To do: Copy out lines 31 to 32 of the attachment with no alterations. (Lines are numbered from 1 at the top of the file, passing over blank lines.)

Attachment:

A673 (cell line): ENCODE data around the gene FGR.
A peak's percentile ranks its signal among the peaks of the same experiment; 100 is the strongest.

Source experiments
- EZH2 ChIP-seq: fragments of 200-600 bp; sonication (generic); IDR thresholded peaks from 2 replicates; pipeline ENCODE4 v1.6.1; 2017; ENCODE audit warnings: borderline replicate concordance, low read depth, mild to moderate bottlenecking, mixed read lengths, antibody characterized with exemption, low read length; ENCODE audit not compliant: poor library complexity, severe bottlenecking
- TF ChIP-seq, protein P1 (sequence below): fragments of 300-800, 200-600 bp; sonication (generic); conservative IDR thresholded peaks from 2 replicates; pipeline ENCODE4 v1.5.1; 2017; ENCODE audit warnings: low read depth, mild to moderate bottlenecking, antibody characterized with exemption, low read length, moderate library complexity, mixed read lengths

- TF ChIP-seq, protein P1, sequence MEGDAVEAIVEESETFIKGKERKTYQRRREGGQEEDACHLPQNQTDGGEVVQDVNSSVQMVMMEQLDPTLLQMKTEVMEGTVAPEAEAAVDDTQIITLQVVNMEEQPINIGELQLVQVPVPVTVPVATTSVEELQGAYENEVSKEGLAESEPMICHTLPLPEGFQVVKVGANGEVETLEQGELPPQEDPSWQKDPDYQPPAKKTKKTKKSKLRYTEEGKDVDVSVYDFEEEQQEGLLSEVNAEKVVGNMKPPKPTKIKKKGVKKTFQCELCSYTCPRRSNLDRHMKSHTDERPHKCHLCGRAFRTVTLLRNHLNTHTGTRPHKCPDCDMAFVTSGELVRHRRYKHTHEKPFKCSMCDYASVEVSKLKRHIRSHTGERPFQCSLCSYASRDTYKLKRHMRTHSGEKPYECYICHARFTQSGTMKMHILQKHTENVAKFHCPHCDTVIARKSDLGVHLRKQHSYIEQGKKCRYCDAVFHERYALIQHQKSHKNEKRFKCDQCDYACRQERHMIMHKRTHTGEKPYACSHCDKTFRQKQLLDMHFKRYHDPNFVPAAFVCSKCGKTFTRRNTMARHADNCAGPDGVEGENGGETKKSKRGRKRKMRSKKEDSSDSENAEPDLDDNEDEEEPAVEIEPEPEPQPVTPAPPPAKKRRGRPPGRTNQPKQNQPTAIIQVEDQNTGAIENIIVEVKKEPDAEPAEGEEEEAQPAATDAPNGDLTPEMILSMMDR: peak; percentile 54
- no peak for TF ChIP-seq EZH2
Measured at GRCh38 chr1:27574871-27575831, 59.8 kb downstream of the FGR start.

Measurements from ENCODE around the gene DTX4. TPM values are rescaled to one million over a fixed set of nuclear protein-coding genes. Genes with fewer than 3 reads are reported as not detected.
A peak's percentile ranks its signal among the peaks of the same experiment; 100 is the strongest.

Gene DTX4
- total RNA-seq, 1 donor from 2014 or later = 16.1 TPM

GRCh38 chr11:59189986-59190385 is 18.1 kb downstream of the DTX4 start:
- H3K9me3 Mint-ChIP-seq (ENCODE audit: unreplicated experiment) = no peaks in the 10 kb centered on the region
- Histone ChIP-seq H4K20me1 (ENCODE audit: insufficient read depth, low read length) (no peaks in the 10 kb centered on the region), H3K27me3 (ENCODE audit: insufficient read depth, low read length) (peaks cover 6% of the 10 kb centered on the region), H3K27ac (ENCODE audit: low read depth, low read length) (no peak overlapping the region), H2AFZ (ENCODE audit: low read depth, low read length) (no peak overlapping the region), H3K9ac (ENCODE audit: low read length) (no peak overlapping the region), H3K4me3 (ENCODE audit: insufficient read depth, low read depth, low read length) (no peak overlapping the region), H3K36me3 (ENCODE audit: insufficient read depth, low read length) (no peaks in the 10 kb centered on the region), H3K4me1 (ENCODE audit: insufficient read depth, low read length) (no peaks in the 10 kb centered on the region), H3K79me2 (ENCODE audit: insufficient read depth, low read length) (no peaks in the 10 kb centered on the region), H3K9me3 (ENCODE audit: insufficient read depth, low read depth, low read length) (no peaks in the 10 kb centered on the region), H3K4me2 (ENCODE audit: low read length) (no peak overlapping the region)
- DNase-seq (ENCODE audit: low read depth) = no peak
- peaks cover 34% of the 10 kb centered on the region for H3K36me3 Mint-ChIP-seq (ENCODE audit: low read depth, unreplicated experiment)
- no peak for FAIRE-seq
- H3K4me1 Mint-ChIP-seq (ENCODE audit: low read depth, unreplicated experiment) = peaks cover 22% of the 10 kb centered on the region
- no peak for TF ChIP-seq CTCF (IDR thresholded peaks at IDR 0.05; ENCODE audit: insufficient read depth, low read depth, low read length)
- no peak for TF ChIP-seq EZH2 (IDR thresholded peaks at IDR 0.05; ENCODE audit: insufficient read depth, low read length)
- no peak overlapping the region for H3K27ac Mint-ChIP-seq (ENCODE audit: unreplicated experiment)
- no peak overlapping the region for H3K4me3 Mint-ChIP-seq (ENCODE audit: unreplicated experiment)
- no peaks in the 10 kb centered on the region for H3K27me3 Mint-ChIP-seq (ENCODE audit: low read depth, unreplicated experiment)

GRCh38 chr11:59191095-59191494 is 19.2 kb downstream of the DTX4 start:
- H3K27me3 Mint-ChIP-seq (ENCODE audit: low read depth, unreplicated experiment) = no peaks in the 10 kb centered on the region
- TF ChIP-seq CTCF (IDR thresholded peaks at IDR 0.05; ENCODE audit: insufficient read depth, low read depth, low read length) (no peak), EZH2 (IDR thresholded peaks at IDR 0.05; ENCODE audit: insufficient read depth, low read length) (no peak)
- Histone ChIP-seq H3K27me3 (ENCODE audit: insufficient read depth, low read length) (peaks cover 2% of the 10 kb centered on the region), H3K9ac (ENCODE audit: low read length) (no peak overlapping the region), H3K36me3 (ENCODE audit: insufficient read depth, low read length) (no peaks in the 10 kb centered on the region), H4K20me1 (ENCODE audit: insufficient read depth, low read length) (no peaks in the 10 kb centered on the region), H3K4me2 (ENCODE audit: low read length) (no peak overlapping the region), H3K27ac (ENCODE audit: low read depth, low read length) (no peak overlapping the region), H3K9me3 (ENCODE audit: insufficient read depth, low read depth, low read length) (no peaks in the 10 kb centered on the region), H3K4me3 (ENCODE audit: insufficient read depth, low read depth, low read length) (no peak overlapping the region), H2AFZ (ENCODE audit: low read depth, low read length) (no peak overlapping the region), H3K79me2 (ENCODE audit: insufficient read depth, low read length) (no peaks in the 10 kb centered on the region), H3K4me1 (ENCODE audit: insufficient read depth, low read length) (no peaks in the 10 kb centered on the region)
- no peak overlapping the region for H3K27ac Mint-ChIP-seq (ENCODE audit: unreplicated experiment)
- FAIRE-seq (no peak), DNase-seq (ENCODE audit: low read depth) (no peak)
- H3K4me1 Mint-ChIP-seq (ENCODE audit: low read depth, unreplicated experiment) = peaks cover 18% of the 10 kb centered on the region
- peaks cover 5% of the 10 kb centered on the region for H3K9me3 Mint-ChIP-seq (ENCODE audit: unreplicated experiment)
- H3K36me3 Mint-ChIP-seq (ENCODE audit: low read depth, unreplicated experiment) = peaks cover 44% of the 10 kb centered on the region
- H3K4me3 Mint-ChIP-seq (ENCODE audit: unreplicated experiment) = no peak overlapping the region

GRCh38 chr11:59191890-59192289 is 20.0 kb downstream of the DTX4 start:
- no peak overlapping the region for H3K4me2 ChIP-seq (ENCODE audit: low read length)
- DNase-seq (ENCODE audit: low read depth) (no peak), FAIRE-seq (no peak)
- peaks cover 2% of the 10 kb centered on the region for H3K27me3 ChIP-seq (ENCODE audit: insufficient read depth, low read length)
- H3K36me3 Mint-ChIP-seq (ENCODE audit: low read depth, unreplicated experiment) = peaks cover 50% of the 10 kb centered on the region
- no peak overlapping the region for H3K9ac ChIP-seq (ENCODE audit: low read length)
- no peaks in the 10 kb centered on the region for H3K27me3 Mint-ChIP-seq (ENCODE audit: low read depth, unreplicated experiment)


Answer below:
- H3K4me1 Mint-ChIP-seq (ENCODE audit: low read depth, unreplicated experiment) = peaks cover 18% of the 10 kb centered on the region
- peaks cover 5% of the 10 kb centered on the region for H3K9me3 Mint-ChIP-seq (ENCODE audit: unreplicated experiment)